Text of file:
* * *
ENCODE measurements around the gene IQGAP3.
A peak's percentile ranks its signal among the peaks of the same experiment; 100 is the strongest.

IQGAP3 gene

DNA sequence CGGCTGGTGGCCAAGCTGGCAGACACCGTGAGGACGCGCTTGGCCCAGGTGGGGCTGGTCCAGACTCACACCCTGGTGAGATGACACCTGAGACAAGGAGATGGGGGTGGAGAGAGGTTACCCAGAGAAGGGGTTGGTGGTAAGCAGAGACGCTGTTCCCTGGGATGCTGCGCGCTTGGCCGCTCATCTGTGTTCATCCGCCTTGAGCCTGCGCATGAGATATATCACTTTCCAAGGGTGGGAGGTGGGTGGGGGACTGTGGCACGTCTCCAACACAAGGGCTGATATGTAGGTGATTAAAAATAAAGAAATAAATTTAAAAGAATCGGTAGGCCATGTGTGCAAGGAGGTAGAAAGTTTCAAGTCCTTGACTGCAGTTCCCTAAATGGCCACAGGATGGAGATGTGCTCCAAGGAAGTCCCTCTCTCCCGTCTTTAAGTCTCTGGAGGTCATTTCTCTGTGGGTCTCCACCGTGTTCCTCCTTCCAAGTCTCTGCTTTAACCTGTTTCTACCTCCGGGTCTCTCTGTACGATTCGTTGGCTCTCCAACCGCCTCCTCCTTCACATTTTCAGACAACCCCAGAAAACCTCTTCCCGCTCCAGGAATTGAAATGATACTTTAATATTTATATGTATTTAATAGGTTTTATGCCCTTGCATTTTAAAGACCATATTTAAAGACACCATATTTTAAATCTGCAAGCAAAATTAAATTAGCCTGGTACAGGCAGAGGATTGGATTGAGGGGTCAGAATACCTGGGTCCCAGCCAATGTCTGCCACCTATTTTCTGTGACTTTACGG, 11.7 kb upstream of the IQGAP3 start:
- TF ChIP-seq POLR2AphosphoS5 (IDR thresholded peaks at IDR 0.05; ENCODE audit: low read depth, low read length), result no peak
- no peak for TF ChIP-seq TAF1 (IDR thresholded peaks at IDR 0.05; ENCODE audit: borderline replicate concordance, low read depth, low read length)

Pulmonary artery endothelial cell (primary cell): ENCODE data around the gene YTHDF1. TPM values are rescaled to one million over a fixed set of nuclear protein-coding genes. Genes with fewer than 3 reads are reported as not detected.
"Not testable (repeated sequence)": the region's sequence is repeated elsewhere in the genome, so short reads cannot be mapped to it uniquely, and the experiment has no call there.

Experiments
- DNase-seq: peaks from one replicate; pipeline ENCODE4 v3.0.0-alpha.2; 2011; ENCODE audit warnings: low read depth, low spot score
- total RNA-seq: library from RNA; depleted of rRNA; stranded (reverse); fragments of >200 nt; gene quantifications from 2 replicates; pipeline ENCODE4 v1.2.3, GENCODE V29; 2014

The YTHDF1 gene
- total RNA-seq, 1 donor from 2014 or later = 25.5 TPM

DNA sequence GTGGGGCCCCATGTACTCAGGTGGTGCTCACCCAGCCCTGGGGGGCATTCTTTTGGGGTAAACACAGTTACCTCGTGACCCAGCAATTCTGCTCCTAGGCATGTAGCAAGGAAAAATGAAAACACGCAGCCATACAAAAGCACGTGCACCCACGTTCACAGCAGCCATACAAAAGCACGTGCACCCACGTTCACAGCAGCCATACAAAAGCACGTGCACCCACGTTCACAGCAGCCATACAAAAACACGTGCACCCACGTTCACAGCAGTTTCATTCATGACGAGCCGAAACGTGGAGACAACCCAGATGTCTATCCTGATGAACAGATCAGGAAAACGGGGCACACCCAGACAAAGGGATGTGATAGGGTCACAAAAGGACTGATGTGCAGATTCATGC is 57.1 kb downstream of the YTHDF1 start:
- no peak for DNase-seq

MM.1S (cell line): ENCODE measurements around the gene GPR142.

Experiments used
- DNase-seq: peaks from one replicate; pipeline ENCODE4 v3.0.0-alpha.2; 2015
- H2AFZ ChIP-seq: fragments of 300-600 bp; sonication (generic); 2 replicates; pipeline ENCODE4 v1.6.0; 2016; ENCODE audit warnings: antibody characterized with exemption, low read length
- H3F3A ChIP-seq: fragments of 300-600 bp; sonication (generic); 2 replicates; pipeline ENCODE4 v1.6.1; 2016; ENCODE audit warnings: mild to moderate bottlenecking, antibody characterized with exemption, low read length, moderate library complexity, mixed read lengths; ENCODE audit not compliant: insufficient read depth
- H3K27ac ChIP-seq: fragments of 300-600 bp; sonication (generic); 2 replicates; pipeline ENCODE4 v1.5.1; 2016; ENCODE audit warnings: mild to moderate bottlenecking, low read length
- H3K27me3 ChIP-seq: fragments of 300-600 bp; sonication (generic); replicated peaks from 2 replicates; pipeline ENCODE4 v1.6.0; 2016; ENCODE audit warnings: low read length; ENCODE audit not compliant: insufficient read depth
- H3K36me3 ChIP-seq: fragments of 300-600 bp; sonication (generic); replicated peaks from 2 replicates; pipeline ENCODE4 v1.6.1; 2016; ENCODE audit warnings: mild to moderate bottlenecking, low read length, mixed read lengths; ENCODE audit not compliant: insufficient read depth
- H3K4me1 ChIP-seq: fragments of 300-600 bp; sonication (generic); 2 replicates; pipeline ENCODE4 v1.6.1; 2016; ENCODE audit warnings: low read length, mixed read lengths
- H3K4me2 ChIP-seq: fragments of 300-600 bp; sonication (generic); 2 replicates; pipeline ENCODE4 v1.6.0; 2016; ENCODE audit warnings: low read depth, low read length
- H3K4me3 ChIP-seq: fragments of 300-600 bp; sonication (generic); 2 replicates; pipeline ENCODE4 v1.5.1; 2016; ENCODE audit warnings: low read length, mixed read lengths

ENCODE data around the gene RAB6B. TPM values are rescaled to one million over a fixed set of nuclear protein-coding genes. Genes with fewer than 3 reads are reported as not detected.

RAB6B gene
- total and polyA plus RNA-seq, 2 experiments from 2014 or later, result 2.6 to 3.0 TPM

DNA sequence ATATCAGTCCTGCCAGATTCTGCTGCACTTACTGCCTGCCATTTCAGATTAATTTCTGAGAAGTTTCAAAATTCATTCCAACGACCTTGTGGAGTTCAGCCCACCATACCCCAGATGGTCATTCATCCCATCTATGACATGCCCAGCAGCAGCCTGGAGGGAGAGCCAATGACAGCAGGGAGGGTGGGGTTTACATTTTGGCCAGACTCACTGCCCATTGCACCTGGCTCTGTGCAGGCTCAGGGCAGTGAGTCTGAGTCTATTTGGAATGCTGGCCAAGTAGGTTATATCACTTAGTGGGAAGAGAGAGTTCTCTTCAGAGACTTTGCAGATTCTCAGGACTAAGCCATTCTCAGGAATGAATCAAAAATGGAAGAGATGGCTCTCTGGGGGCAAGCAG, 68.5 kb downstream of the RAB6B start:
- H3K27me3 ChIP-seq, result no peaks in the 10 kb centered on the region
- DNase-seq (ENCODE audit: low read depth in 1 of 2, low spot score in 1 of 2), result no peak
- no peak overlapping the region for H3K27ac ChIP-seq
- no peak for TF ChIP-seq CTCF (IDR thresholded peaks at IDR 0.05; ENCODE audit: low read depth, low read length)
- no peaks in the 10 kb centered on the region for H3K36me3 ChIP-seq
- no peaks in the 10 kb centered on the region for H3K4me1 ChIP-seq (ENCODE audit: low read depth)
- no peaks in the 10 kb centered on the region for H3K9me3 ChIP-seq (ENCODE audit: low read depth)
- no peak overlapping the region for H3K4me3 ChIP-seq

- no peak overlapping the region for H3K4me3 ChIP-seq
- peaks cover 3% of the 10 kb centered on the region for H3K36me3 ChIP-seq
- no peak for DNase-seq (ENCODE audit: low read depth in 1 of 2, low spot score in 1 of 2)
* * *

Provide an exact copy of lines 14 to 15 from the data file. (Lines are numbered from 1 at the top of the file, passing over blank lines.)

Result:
DNA sequence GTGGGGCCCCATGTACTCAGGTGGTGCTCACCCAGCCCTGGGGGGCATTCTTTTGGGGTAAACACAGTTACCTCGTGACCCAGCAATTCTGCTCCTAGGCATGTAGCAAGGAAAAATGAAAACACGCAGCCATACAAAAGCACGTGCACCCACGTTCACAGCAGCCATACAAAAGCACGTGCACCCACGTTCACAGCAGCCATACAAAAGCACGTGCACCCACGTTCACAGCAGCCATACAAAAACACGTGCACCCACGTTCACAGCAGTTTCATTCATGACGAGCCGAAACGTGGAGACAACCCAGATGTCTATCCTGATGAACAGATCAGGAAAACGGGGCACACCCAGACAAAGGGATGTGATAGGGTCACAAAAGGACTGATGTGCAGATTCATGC is 57.1 kb downstream of the YTHDF1 start:
- no peak for DNase-seq